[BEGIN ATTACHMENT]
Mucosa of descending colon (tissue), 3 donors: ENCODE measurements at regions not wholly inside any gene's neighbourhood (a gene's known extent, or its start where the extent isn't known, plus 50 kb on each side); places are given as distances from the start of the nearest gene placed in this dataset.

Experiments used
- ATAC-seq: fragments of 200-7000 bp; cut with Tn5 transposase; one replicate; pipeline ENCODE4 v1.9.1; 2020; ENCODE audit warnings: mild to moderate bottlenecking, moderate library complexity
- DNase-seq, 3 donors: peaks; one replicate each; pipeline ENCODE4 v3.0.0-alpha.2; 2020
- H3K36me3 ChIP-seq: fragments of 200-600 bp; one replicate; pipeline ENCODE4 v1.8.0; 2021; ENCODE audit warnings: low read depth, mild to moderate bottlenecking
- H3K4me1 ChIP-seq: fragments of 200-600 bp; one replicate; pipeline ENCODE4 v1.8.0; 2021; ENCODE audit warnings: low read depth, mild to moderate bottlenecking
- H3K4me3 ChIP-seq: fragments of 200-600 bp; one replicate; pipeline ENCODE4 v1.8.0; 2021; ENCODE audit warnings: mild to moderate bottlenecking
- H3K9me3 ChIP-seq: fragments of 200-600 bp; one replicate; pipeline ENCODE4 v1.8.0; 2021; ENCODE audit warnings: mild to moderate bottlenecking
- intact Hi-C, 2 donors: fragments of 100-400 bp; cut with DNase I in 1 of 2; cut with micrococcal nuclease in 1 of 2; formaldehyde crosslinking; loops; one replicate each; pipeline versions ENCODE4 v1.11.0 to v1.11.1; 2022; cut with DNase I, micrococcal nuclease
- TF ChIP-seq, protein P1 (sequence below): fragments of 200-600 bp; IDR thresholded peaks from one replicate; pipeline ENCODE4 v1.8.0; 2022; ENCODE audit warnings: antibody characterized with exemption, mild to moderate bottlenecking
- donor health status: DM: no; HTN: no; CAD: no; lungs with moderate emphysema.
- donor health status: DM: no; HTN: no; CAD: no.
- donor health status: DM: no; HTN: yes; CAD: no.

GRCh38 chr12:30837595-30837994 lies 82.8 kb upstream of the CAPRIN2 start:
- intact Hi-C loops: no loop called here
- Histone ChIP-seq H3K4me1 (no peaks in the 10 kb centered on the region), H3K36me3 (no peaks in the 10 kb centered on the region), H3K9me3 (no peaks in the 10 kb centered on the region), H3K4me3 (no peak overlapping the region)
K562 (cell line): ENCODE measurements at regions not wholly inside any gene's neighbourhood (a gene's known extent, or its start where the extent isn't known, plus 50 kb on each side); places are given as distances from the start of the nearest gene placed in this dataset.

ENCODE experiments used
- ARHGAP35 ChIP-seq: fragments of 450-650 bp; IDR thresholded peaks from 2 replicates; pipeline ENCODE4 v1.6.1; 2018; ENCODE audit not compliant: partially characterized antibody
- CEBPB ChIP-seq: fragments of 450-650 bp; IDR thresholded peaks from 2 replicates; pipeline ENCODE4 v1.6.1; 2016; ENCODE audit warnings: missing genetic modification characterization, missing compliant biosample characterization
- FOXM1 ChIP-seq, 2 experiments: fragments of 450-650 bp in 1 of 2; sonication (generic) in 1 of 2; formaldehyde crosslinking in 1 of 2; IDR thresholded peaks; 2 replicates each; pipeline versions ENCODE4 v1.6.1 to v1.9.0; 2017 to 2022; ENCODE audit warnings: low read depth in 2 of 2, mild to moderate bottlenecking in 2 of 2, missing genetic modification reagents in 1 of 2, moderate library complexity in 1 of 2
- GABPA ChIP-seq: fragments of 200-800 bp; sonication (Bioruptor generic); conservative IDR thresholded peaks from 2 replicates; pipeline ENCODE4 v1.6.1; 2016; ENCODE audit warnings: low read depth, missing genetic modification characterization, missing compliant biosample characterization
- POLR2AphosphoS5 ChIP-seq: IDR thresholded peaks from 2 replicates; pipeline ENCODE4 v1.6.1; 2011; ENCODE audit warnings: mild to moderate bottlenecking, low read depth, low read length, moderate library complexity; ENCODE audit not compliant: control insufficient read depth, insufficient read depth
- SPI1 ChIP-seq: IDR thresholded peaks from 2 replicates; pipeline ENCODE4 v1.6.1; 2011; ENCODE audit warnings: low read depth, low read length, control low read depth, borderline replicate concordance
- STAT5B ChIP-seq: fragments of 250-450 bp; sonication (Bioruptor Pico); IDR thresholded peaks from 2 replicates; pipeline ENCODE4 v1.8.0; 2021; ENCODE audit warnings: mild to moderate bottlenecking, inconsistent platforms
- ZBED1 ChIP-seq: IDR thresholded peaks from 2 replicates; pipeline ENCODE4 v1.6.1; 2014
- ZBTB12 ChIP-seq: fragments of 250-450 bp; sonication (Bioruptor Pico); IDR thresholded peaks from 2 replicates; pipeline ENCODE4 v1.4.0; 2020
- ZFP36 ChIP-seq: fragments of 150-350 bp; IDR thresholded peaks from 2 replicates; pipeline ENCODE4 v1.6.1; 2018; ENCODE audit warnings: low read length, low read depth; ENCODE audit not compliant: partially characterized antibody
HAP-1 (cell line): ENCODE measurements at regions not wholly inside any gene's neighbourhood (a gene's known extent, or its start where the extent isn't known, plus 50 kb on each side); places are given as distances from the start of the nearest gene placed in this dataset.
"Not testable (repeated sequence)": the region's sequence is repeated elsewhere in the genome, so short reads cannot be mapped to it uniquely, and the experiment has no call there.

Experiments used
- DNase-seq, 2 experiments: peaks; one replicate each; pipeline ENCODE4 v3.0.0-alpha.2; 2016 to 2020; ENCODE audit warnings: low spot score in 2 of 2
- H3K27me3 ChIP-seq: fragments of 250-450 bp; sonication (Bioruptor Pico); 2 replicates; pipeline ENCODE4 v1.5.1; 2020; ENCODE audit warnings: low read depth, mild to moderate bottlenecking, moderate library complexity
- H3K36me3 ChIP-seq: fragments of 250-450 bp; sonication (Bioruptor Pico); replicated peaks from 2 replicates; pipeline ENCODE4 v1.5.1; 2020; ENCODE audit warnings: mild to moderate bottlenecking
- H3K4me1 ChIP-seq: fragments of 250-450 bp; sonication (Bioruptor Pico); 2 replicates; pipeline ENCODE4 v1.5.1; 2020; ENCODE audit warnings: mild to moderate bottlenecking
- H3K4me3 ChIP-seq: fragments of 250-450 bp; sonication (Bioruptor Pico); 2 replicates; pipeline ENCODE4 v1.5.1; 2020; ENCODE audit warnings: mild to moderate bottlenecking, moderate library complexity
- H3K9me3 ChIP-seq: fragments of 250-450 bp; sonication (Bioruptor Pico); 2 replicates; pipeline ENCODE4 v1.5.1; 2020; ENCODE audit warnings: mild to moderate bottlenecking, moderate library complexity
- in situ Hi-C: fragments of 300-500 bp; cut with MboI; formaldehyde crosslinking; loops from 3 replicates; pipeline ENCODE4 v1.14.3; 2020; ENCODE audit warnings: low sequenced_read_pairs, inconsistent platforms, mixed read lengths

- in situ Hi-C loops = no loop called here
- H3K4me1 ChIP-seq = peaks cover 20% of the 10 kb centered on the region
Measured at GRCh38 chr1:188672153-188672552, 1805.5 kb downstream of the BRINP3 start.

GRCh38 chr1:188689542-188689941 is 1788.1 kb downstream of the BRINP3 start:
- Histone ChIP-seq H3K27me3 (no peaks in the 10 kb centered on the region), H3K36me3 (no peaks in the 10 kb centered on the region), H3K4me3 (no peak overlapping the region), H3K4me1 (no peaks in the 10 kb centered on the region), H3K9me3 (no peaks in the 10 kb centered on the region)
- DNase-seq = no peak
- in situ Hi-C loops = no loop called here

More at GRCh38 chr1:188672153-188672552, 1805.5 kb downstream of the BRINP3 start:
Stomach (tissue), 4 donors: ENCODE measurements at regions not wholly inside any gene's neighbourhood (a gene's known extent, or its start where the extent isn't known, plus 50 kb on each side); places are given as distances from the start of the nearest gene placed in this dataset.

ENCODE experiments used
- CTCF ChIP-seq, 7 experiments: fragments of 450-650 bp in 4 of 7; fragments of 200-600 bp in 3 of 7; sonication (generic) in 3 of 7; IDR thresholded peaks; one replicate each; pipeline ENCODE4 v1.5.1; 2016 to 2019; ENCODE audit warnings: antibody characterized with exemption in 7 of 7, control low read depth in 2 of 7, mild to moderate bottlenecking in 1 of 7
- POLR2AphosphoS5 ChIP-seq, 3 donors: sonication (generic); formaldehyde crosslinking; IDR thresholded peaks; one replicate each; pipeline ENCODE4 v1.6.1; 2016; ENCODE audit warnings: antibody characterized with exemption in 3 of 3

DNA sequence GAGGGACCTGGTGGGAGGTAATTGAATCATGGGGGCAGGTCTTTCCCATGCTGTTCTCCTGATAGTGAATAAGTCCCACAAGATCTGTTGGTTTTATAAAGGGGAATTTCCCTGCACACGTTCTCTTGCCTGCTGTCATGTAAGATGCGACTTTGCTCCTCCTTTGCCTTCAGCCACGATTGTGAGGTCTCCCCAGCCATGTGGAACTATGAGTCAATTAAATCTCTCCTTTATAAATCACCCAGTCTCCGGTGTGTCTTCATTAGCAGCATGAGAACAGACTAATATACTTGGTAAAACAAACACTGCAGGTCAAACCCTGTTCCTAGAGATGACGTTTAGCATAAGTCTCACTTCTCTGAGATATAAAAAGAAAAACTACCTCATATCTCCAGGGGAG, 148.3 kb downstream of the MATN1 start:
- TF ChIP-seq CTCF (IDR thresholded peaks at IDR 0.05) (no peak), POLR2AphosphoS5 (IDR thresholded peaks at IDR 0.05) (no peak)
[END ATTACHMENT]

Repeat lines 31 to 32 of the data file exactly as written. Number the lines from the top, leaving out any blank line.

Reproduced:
Experiments used
- DNase-seq, 2 experiments: peaks; one replicate each; pipeline ENCODE4 v3.0.0-alpha.2; 2016 to 2020; ENCODE audit warnings: low spot score in 2 of 2